Diagnosis basal TSH (if normal, hyperthyroidism excluded if decreased: T measure 3/T4), in Graves' disease: TSH receptor antibodies, often anti-TPO, and Sono-sc intigraphy. Therapy Functional Autonomy: Bridging: thyreostatic, definitely: Surgery, radioiodine. G raves' disease: antithyroid for 1-2 years, then TSH. If necessary. OP / radioiod ine. Antithyroid are thionamides (Favistan, Carbimazole) or perchlorate (Irenat). Thy rotoxic crisis (ICU!): High dose thyroid antagonists, beta-blockers, glucocortic oids, acute subtotal Thyreodektomie at Iodkontamination, possibly plasmapheresis (removal eiweißgebundener hormones). Comments Graves' disease usually speaks we ll to antithyroid and leads in 40% to permanent remission. In functional autonom y is preferred OP (before seeking euthyroidism!), In hyperthyroidism iodinduzier ter immediately OP. Postoperative: possibly hypothyroidism, which are permanentl y treated with thyroid hormone (Euthyrox) must. After radioiodine therapy, it is common to hypothyroidism (50% after 20 years). Complications after surgery: N. relapsing-injury (chronic unilaterally. hoarseness, both sides: vocal cord paral ysis), hypoparathyroidism with tetany (Ca2 +-control post-operative) in Mitentfe rnung of the parathyroid glands, hypothyroidism. 15 Hypothyroidism General lack of thyroid hormone in the target organs. The most common cause in a dults: Hashimoto's thyroiditis. Rare: secondary, rarity: tertiary. Creeping clin ic. Hypometabolism (cold intolerance, weight gain, apathy), catecholamine sensit ivity decreased (bradycardia), pasty skin, muscle weakness, diminished reflexes, constipation, depression. In children: failure to thrive. Myxedema (subcutaneous mucopolysaccharides): pericardial effusion, bloated body, edema does not leave any dents (in contrast to cardiac edema). Myxedema coma (e xtremely rare): hypoventilation, hypothermia, hypotension. Most in-HVL failure. Etiology and Pathogenesis congenital (heterogeneous, eg, thyroid aplasia, Iodverwertungsstörung): Macroglo ssia, constipation, jaundice neonatorum prolongatus, developmental disabilities, cretinism. acquired: the final state after all inflammations (especially Hashim oto, rarely Basedow), iatrogenic (treatment of hyperthyroidism) or excessive iod ine deficiency, and lithium. Diagnosis basal TSH (if normal: hypothyroidism excluded if: increase measure T4) . T3 can be low or normal (through increased conversion). In Hashimoto: AntiTPO antibodies, occasionally associated with type I diabetes, sprue, myasthenia grav is. Almost always, life-long substitution therapy with L-thyroxine (Euthyrox). E xceptions: transient forms such as antithyroid-induced hypothyroidism or thyroid itis de Quervain's (viral or parainfectious). Objectives: Beschwerdfreiheit, nor malization of TSH. 16 DIABETES General MELLITUS In industrialized countries most common cause of blindness and dialysis. Disturb ance of glucose, fat and protein metabolism due to insufficient insulin action i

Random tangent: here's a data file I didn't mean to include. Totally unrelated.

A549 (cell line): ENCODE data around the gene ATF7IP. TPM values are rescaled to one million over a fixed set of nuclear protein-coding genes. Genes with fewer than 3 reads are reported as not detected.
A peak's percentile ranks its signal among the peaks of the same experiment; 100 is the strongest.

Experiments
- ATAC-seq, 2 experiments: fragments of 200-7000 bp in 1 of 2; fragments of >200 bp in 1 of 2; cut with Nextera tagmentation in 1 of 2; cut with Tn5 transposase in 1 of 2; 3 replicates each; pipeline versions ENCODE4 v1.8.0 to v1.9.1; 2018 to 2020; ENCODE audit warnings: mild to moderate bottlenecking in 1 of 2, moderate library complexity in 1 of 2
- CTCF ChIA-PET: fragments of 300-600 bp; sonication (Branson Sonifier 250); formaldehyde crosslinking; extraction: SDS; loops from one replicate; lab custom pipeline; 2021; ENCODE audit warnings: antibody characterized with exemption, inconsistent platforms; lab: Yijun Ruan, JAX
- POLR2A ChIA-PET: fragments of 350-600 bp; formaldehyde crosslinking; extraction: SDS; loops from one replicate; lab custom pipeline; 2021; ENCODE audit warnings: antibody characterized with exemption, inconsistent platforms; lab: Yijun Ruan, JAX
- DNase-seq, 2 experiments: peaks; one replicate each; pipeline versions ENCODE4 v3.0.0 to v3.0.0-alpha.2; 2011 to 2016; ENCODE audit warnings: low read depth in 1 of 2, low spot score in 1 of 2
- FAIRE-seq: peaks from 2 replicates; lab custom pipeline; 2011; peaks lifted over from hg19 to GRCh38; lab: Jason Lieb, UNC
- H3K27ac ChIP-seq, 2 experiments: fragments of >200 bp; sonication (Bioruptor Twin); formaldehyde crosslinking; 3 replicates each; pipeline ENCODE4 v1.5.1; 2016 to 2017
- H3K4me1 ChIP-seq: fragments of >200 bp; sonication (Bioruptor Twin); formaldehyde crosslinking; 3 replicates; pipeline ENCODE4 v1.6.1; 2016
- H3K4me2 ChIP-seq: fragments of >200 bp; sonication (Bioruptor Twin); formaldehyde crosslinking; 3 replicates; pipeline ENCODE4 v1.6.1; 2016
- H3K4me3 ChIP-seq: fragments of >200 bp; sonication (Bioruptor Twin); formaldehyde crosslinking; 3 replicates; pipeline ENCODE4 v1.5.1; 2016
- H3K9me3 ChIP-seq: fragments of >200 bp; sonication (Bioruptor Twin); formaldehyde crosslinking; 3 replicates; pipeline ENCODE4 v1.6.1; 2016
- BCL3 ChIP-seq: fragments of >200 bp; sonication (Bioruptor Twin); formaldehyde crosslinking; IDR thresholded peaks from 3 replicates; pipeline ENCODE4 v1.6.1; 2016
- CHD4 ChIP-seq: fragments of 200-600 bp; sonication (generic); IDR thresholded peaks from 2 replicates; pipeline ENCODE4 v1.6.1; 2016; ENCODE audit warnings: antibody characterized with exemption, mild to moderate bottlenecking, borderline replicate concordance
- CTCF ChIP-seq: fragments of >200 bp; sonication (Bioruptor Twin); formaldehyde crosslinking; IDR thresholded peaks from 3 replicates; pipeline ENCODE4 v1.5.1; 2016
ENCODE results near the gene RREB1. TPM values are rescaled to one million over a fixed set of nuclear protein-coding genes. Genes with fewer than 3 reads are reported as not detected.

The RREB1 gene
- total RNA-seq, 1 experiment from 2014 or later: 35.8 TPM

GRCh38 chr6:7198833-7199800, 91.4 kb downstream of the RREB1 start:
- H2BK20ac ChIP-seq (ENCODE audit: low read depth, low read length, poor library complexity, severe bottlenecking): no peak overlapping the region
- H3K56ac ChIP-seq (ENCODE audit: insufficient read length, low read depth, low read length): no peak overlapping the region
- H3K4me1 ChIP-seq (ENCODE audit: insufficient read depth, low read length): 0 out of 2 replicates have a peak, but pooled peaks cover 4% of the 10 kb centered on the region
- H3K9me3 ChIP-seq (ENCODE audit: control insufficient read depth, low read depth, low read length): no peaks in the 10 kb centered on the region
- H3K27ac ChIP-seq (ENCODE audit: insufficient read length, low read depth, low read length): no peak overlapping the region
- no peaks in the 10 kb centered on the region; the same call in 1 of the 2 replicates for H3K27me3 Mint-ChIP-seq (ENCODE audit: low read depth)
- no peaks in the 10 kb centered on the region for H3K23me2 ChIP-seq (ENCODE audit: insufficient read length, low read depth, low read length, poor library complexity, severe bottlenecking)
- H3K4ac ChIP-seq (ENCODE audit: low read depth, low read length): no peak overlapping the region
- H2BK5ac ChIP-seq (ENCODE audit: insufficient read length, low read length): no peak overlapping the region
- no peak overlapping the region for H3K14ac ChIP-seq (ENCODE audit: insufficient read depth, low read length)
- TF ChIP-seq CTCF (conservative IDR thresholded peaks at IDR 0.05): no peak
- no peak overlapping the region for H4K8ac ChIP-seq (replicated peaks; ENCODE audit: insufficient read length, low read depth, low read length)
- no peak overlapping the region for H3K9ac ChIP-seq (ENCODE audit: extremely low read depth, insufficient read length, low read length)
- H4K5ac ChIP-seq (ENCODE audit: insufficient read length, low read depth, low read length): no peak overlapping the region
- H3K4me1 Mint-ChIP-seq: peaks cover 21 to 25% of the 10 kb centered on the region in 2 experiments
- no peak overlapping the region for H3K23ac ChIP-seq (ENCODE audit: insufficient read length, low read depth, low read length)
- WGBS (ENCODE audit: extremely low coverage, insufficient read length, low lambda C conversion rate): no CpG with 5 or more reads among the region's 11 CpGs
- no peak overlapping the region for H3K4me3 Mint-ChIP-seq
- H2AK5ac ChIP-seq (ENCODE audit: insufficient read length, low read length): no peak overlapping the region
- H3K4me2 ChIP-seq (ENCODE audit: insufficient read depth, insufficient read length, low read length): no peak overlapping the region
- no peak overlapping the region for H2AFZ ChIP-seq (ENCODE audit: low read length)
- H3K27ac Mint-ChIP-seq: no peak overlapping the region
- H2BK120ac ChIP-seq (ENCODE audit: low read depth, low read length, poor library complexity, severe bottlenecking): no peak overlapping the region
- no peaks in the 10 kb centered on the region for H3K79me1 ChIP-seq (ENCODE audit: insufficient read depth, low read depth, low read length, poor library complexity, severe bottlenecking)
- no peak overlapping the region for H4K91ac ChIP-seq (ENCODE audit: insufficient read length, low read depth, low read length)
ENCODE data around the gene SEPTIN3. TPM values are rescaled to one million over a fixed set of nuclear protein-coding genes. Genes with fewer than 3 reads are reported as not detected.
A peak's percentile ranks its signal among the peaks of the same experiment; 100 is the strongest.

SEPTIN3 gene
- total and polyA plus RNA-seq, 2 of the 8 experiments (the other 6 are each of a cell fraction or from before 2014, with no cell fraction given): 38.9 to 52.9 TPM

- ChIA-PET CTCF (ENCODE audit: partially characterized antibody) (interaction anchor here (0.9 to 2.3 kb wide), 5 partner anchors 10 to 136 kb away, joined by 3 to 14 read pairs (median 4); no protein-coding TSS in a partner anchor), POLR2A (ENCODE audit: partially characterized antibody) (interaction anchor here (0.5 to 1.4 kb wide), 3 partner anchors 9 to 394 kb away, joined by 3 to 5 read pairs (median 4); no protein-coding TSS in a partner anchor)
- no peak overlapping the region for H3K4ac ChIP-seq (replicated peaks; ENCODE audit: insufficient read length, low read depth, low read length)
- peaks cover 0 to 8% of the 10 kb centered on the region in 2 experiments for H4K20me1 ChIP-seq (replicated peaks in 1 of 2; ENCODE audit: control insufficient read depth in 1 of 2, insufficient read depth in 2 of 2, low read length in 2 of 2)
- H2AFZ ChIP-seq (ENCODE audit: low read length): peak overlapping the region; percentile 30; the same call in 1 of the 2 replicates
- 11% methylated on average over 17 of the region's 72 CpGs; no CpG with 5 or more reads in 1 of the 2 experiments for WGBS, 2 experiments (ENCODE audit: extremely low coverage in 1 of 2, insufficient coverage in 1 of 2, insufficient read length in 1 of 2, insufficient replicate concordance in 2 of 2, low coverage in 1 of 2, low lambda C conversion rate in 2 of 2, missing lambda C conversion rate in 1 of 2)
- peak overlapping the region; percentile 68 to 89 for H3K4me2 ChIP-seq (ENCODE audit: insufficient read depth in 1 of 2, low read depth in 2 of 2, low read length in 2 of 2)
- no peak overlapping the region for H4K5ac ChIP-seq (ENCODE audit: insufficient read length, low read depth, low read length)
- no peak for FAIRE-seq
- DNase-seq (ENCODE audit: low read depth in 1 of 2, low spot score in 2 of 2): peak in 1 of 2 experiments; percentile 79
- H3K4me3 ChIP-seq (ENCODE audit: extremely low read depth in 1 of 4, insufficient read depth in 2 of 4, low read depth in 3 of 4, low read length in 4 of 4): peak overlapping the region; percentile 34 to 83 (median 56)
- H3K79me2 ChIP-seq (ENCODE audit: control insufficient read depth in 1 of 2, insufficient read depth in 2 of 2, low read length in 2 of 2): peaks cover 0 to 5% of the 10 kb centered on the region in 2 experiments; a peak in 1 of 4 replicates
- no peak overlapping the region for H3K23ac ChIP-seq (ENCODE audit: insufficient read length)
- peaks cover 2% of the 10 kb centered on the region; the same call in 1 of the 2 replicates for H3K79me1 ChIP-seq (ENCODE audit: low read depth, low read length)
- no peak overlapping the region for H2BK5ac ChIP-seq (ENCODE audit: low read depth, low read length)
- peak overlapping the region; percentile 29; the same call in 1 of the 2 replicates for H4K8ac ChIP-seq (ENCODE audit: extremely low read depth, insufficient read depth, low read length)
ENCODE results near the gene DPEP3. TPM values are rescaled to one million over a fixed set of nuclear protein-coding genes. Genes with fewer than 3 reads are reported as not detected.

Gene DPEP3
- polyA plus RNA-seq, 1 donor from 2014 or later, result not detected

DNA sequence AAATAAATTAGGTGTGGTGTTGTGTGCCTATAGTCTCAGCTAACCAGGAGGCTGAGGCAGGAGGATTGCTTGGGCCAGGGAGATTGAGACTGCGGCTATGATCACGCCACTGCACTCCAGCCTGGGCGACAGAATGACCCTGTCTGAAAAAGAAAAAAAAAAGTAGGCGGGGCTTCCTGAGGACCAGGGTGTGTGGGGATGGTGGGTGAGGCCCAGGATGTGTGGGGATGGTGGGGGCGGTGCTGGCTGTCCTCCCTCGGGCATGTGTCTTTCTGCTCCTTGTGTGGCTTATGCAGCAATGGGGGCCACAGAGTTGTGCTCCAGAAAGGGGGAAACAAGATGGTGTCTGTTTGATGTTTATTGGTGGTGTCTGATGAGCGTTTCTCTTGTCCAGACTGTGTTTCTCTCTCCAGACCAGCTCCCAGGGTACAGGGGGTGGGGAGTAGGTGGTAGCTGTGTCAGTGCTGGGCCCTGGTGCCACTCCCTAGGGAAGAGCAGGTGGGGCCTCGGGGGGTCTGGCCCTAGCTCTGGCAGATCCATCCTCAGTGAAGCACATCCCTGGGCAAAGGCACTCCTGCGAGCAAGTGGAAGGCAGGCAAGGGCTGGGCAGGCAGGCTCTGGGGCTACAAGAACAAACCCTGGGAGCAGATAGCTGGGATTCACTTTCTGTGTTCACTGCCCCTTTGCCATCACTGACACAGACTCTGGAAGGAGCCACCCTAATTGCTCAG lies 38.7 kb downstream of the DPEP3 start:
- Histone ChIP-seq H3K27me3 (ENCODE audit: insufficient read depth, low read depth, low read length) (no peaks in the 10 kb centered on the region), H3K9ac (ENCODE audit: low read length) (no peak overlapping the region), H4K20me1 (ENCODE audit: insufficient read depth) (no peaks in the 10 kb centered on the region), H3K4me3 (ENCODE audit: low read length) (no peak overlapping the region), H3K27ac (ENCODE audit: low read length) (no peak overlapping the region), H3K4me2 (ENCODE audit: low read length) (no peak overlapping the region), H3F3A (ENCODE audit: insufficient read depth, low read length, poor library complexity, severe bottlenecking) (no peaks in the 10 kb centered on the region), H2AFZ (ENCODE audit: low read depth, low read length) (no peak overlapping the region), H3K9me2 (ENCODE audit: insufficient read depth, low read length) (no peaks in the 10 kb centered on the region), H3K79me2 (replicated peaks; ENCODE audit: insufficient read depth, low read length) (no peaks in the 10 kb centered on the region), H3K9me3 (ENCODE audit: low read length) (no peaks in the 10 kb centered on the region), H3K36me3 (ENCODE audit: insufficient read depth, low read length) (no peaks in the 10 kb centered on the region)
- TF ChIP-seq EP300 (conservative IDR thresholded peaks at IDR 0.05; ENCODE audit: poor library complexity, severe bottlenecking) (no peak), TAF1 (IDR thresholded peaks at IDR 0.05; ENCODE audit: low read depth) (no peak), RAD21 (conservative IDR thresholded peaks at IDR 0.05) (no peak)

n liver, fat and muscle cells (type I: lack of insulin, Type II: insulin resista nce, both types) to take. Insulin secretion in adults: 40 IU / day (high to food , low in hunger). Secretion: Basal secretion (Maximum early morning / late afternoon) and pro-secretory facto rs: -adrenergic stimulation, leucine, mannose (glucose-dependent) and GIP, chol ecystokinin, secretin, gastrin, lysine, fatty acids, ketone bodies, ACh (vagus), GLP1 (amplification of the glucose effect on the B-cell). Inhibition of secretion: Insulin (negative feedback), ukosekonz. 2-adrenergic stimulation, chronically elevated Gl